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The Biffle Principle

American Government Special Collections Reference Desk

Stock Car Racing Topics:  Greg Biffle
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The Biffle Principle

Bill Crittenden
The Crittenden Automotive Library
March 15, 2007

NASCAR 2007: Cars of Tomorrow, Attitudes of Yesterday

The new NASCAR season is not even a month old, but the NASCAR community has been buzzing with several controversial topics since before the cars took to the track at Daytona for laps that count.  The 2007 season has been a year of change for the Nextel Cup Series, and to put it mildly, some fans are not adapting.

In the midst a verbal dust-up in the northwest, Greg Biffle said something incredibly insightful.  He said, "When you see a zoning thing dug in the ground by your house, and you're OK with that zoning thing, you just don't say anything, right?  You're like, 'OK, that'll be all right.  Yeah, I'm OK with that.'  Whereas the people who are against that new zoning law are all lined up, picketing and screaming, 'Hey, we don't like it!  It sucks.  It's terrible."

"All the people who are in support of the racetrack are excited about it, but they're not saying anything.  They're just coming up to us and saying, 'Hey, when's it gonna happen?  Are we making progress?' Meanwhile, all the people who are against it are voicing their opinions. So all of the legislature and a lot of the people are hearing a lot of the negative, and not all of the positive."

While Greg Biffle's comments were in regards to a race track deal in his home state of Washington, the basic principle (I'll call it The Biffle Principle) applies to other critisicms in the NASCAR world.  There have been many comments lately that cast the sport's fans in a less-than-flattering light, centering around changes NASCAR has been experiencing, particularly in relation to newcomers to NASCAR's top series.  In an application of The Biffle Principle to the fans of NASCAR, those comments are, unfortunately, amplified to the point where the stands at a NASCAR race appear to be populated by a bunch of racist rubes.

This year Japanese auto manufacturer Toyota made its move to the Nextel Cup.  Toyota has actually been competing in NASCAR for quite a few years, originally fielding Celicas in the Goody's Dash Series and then Tundras in the Craftsman Truck Series.  They found success in the trucks, the Tundra being the truck of choice for 2006 series Champion Todd Bodine.

However, 2007 is the first year for Toyota in NASCAR's top series, and just as the competition has increased dramatically, so too has the volume from the critics.  Basically, all the criticism centers around the fact that Toyota is a Japanese manufactuer - nothing else.

The fact that it's the only car in this most American type of racing whose street counterpart is actually manufactured in the United States should bring Toyota some sympathy with NASCAR fans and shame to the other manufacturers in the series.  Two of the "American" street cars mimicked for Nextel Cup use are manufactured in Canada and the other in Mexico.  Motor Trend calls the Camry, "a car designed for, and made in, America, with American tastes in mind."  Toyota employs many Americans and is adding more vehicle-building capacity here in the United States at a time when the Detroit manufacturers are laying off American workers.  Not to mention Toyota's investment in NASCAR.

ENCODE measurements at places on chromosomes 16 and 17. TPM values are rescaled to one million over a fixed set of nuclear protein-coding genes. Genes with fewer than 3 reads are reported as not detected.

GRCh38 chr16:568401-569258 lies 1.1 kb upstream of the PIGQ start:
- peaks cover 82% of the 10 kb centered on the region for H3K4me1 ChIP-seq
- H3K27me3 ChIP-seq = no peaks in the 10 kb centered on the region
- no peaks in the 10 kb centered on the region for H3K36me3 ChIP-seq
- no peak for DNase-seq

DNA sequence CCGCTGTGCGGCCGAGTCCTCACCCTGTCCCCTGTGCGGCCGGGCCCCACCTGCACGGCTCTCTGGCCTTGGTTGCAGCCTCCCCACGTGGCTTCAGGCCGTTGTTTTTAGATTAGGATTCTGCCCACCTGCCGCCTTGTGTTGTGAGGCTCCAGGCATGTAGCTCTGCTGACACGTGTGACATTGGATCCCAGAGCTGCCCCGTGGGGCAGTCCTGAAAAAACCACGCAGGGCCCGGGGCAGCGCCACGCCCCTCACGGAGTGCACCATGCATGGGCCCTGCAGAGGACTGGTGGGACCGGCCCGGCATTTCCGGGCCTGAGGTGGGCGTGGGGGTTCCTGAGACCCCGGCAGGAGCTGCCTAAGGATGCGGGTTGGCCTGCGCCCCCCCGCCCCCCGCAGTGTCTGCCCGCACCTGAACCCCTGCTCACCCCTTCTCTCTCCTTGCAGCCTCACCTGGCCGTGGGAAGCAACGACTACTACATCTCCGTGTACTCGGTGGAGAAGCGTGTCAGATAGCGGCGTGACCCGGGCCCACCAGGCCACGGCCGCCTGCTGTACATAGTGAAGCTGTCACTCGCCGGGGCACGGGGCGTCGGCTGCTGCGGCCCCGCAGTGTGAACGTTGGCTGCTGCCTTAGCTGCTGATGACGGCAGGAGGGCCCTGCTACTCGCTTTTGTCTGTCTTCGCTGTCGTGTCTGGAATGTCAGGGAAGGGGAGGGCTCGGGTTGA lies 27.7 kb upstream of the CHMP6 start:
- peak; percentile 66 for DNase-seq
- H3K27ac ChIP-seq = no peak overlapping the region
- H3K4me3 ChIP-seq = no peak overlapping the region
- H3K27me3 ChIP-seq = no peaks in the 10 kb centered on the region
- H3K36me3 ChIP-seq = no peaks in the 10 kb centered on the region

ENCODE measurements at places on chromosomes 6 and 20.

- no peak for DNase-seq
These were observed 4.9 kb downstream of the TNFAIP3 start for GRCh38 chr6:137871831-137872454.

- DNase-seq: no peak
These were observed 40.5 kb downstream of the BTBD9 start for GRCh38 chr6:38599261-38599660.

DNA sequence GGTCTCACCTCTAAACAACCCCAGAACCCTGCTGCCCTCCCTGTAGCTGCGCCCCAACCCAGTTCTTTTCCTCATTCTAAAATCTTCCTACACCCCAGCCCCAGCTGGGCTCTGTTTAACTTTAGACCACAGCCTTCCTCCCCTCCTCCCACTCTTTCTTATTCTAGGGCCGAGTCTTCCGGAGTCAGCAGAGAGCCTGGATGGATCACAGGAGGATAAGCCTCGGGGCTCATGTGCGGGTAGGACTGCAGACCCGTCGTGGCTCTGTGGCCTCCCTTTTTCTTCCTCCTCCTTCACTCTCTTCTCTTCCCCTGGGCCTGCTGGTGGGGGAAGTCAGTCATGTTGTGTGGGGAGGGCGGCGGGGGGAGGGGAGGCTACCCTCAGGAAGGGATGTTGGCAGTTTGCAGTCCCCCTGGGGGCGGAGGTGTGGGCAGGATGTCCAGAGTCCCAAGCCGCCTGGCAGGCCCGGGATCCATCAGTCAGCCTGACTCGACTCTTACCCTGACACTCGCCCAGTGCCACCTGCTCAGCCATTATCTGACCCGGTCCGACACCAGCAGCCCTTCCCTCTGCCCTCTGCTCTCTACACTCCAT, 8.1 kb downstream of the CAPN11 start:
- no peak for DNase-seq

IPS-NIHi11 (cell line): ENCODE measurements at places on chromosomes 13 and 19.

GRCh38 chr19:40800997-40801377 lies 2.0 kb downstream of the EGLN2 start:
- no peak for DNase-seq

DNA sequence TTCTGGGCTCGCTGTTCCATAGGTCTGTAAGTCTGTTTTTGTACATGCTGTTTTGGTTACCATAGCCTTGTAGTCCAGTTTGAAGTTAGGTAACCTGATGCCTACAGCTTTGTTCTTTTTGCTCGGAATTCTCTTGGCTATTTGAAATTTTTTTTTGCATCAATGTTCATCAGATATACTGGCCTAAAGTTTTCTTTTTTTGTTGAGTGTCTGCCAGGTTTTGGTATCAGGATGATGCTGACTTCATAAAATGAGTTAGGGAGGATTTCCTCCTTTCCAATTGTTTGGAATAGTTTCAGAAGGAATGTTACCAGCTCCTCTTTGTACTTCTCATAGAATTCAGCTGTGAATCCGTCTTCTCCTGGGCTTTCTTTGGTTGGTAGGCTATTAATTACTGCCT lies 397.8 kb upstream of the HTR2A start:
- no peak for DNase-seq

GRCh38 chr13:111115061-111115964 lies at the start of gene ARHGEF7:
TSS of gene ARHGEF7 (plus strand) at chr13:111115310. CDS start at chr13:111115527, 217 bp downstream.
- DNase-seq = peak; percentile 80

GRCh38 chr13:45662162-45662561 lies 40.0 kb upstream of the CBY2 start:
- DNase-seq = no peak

While I've heard a few quiet supporters, mostly I've heard countless variations of, "Toyota doesn't belong in NASCAR," and a few times, "send them back to Japan."  Those are only the most printable of the comments.  Now, having an interest in history I know Americans had a less-than-flattering name for the Japanese people during World War II.  What I didn't know is that I'd be hearing this word in the present day to describe the people at Toyota.  That sort of comment sticks with a person, much more so than seeing some quietly saying, "OK, that'll be all right" by wearing a Michael Waltrip hat.

Japan isn't the only country newly represented in the Nextel Cup now.  Columbia made its presence felt when Juan Pablo Montoya left Formula 1 to rejoin Ganassi Racing, his team when he won the Indianapolis 500.  This is a move that brings international attention to NASCAR.  Juan Pablo Montoya is a world-class race car driver whose Formula 1 career was more successful than most, with 7 Grand Prix wins to his record.

It's major news, enough so that Car and Driver did a nice piece on the it and Juan Pablo, and how are NASCAR fans represented?  A reference to a caller to a radio show that called Mr. Montoya "a coffee-bean-picking foreigner."  This isn't some minor isolated incident being blown up by a magazine editor with an agenda, it's just the most colorful example I've read.  The commentary at the popular Infield Parking (www.infieldparking.com) Forums prompted one user to write, "I'm really starting to wonder about why all the hate for Montoya."

Greg Biffle is right.  I know from personal experiences at NASCAR events, and in conversations with NASCAR fans that racism and bias is not the norm in the stands.  But that's who is getting the attention these days, because they're the ones speaking out the most.  As such, the rest of NASCAR's fans need to take some of Greg Biffle's advice and speak up.  I'll say that I'm glad Juan Pablo Montoya is here, for the worldwide attention he brings to the sport and for upping the level of talent in the field.  I'm glad Toyota is in the Nextel Cup, continuing to invest in America, which is more than can be said for the manufacturers actually based in Detroit.

NASCAR fans need to call the bias out and let people know that their ignorance does not speak for all NASCAR fans.  Because if nobody does, it will.

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